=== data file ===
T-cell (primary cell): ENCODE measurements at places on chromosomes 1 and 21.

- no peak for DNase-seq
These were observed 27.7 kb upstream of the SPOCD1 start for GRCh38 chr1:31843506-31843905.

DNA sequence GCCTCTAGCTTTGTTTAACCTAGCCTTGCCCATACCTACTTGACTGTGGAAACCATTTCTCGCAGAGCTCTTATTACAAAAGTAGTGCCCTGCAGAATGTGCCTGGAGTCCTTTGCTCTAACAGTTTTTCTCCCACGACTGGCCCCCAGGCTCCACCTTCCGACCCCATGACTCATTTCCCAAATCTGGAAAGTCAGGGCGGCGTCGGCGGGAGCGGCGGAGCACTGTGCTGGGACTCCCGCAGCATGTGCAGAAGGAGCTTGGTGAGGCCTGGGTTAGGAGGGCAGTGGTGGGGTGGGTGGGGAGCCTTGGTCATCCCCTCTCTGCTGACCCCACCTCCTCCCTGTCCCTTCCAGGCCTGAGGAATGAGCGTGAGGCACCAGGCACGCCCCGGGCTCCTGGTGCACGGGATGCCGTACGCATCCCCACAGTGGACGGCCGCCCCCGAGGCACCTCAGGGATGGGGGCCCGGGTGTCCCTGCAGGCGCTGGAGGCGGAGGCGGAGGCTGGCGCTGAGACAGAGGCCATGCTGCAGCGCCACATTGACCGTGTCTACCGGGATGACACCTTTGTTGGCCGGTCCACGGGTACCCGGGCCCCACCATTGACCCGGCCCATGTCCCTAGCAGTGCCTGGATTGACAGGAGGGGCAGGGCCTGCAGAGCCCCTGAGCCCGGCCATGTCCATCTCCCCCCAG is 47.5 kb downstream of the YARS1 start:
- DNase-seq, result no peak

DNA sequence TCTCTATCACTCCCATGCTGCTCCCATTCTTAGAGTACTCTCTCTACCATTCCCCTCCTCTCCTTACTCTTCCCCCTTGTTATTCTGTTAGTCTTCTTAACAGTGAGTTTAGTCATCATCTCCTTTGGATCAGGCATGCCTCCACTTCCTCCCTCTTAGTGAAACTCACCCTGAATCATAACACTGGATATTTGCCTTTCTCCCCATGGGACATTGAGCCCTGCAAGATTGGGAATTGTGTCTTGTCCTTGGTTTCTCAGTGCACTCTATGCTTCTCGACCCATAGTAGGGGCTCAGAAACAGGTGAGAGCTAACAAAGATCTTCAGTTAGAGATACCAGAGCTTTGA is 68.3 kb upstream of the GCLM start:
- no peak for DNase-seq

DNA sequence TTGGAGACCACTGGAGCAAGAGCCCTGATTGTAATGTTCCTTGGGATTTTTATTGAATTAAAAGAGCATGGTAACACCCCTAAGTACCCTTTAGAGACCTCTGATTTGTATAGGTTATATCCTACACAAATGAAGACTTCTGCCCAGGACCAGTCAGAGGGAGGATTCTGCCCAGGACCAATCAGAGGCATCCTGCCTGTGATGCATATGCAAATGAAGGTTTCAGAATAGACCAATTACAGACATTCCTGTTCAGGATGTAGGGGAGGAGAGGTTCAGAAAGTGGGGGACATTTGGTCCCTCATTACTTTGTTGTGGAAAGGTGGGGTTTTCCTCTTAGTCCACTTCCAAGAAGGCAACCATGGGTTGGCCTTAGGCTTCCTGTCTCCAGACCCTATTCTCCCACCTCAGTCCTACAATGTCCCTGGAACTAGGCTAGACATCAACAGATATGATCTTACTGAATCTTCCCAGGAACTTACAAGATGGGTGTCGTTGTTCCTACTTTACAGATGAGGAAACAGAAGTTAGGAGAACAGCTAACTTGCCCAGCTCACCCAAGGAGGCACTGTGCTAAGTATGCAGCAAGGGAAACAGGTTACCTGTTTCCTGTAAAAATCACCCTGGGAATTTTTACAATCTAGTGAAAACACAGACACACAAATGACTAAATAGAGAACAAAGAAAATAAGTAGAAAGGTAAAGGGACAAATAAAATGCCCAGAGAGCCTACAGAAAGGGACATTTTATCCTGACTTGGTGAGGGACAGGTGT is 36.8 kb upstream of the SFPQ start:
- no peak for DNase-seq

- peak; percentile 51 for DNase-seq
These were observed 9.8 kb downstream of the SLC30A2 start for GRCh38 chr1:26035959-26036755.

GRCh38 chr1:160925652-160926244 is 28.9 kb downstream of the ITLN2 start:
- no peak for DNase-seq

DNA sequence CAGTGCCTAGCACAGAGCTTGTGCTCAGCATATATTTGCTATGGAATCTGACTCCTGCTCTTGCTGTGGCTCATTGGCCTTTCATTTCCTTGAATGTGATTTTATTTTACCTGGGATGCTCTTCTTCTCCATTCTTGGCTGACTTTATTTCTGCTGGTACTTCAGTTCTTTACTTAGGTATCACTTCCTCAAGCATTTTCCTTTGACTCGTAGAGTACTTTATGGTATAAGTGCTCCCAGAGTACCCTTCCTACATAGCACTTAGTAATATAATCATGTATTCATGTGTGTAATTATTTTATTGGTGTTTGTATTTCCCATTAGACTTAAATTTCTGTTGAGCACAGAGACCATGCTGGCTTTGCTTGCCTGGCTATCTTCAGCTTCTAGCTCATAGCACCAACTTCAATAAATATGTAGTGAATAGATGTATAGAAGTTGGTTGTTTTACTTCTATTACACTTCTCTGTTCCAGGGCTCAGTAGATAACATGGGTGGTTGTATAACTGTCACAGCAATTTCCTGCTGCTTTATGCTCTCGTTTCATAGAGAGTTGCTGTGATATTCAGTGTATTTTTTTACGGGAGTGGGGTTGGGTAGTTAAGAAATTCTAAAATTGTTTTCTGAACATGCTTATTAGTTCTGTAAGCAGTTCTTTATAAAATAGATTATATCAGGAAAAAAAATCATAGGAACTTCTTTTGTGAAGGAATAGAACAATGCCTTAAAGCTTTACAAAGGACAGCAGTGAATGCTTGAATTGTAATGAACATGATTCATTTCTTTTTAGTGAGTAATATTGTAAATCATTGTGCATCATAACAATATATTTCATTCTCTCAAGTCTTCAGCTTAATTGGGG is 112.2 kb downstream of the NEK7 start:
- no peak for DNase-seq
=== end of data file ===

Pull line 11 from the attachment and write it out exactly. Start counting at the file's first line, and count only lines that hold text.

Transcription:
These were observed 9.8 kb downstream of the SLC30A2 start for GRCh38 chr1:26035959-26036755.